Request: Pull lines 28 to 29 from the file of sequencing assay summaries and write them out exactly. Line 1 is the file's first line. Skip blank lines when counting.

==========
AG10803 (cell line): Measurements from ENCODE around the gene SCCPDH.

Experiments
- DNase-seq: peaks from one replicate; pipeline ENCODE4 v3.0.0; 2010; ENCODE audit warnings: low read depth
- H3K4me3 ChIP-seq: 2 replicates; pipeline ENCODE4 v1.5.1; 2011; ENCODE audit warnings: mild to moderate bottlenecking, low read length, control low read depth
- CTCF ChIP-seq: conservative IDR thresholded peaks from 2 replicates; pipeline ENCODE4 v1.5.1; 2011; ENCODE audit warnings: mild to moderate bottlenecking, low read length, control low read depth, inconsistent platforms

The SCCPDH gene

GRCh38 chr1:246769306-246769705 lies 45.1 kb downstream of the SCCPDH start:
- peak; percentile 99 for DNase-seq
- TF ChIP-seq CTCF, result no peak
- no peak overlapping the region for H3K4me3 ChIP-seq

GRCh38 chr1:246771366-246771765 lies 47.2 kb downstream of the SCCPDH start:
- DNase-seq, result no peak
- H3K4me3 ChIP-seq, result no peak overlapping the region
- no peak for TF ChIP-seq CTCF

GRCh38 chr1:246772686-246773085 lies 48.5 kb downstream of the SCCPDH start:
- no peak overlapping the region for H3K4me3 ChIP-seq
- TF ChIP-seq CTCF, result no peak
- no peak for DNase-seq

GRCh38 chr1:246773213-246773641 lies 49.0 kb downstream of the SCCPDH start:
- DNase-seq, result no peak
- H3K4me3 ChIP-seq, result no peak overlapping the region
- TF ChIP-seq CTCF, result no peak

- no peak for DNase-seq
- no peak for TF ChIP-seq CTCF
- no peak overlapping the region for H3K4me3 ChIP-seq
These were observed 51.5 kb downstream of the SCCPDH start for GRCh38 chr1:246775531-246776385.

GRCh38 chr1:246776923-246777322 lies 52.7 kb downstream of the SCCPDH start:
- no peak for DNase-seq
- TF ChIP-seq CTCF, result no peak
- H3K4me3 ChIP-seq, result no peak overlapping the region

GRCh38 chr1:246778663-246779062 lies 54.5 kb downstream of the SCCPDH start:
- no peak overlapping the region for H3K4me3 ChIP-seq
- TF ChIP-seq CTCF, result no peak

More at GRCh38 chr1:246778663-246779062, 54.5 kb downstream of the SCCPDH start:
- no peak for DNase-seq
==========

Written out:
- no peak for DNase-seq
- TF ChIP-seq CTCF, result no peak